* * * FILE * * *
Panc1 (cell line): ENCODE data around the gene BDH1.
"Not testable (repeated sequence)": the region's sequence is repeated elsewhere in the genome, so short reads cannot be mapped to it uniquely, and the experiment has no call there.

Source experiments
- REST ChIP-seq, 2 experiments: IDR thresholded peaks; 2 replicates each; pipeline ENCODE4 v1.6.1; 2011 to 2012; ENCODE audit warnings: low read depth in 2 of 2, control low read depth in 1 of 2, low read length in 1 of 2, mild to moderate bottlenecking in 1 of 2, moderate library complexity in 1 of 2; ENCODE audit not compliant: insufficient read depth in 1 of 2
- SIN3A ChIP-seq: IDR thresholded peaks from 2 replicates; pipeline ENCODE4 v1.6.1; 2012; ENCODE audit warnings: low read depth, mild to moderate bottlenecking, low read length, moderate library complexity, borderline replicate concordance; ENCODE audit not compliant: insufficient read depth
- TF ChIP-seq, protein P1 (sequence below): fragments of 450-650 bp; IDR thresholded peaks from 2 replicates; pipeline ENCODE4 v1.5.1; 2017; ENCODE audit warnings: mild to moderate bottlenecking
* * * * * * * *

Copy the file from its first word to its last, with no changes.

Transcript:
Panc1 (cell line): ENCODE data around the gene BDH1.
"Not testable (repeated sequence)": the region's sequence is repeated elsewhere in the genome, so short reads cannot be mapped to it uniquely, and the experiment has no call there.

Source experiments
- REST ChIP-seq, 2 experiments: IDR thresholded peaks; 2 replicates each; pipeline ENCODE4 v1.6.1; 2011 to 2012; ENCODE audit warnings: low read depth in 2 of 2, control low read depth in 1 of 2, low read length in 1 of 2, mild to moderate bottlenecking in 1 of 2, moderate library complexity in 1 of 2; ENCODE audit not compliant: insufficient read depth in 1 of 2
- SIN3A ChIP-seq: IDR thresholded peaks from 2 replicates; pipeline ENCODE4 v1.6.1; 2012; ENCODE audit warnings: low read depth, mild to moderate bottlenecking, low read length, moderate library complexity, borderline replicate concordance; ENCODE audit not compliant: insufficient read depth
- TF ChIP-seq, protein P1 (sequence below): fragments of 450-650 bp; IDR thresholded peaks from 2 replicates; pipeline ENCODE4 v1.5.1; 2017; ENCODE audit warnings: mild to moderate bottlenecking